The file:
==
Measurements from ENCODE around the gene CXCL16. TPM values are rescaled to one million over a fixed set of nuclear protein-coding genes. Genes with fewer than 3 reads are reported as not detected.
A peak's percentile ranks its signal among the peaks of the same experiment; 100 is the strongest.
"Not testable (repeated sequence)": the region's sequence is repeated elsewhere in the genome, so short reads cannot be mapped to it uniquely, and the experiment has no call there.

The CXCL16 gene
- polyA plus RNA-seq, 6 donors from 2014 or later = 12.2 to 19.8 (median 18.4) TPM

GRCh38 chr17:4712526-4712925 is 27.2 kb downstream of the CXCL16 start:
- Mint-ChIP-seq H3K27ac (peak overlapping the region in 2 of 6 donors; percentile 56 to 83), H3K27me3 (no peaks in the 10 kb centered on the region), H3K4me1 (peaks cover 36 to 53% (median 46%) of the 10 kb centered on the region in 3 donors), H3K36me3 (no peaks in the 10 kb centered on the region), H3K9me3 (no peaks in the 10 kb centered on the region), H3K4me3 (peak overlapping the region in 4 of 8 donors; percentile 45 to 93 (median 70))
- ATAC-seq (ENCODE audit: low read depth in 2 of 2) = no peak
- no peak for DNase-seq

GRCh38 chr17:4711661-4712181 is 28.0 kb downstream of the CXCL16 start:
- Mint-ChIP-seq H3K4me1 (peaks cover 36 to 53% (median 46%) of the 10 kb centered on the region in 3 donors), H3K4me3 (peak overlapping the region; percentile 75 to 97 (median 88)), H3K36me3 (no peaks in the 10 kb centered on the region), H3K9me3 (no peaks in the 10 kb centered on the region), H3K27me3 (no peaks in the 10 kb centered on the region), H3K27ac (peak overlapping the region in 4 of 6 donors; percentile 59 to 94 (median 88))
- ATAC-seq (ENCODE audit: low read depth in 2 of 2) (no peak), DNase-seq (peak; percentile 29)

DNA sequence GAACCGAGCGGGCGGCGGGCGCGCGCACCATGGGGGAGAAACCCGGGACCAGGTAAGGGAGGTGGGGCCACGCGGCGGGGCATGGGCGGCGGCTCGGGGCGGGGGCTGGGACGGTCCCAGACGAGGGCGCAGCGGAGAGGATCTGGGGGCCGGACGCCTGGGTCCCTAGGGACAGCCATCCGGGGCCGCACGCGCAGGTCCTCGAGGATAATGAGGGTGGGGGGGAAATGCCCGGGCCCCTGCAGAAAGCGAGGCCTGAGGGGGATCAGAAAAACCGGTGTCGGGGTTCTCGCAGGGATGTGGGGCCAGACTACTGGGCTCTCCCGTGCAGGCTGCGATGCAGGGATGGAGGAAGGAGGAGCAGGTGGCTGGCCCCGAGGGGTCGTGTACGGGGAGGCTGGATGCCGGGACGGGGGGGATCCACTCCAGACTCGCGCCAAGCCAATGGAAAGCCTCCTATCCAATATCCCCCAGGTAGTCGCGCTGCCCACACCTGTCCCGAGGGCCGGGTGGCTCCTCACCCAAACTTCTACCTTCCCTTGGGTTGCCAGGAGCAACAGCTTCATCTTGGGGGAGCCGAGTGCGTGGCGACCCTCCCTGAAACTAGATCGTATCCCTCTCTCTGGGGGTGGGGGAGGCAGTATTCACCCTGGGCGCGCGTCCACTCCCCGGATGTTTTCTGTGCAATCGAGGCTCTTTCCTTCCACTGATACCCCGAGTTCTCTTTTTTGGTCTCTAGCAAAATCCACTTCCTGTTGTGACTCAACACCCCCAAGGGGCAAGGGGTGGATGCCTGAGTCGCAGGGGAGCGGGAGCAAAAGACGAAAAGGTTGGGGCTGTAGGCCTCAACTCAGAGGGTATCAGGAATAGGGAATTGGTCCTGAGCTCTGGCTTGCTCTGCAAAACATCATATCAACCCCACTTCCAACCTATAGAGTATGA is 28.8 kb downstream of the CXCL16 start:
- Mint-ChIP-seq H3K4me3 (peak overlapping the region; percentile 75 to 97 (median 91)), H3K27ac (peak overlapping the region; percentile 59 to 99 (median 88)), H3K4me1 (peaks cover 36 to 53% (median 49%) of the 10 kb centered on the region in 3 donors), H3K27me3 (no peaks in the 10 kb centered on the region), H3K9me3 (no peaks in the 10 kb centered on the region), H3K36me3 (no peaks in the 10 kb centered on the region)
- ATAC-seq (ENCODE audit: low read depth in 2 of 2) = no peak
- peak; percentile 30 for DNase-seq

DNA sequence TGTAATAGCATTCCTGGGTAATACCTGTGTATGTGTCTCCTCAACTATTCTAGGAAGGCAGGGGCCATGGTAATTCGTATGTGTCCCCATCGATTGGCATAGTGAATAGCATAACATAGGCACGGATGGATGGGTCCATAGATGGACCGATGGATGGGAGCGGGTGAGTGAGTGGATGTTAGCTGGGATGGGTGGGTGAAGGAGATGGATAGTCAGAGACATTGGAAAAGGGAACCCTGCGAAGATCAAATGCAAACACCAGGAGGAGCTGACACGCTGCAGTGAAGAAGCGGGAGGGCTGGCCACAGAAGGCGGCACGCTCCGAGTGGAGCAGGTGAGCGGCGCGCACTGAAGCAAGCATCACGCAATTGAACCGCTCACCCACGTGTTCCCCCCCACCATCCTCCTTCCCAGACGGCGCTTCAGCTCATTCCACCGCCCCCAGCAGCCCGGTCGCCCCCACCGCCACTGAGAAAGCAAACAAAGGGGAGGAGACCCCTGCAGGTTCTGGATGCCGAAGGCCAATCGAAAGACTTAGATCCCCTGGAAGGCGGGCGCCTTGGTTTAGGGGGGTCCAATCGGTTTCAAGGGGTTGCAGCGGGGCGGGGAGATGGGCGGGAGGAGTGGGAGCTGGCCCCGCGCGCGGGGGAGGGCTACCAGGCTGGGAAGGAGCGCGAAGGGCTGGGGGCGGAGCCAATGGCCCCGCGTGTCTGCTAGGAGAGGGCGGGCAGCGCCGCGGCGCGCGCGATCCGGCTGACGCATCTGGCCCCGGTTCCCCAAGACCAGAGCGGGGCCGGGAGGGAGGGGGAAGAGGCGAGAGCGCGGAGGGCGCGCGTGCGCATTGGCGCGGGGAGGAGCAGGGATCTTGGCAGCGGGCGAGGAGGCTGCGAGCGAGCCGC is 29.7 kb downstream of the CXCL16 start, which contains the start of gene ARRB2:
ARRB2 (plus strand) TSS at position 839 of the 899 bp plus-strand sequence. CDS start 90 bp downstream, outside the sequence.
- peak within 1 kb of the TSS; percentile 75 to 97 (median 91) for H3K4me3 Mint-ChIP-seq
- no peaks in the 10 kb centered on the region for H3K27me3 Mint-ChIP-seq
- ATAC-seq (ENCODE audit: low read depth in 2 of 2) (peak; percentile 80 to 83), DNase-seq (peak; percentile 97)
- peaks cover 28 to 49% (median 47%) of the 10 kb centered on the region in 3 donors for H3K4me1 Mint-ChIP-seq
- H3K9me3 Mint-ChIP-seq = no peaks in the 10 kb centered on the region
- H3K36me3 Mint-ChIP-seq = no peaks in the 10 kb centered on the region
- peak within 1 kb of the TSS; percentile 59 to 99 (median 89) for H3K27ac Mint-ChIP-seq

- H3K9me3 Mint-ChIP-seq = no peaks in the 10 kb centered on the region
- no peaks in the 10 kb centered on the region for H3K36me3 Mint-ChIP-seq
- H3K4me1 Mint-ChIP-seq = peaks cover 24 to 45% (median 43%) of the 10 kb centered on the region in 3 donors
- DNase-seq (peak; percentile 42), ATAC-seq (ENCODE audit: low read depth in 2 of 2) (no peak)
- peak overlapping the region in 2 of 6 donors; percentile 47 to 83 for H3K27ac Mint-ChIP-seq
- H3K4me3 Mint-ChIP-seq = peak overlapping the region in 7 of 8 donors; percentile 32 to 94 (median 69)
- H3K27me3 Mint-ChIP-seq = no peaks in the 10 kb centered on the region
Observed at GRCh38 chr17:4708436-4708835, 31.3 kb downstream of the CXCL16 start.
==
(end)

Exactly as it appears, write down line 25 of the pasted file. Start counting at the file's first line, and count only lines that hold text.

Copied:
- peak within 1 kb of the TSS; percentile 59 to 99 (median 89) for H3K27ac Mint-ChIP-seq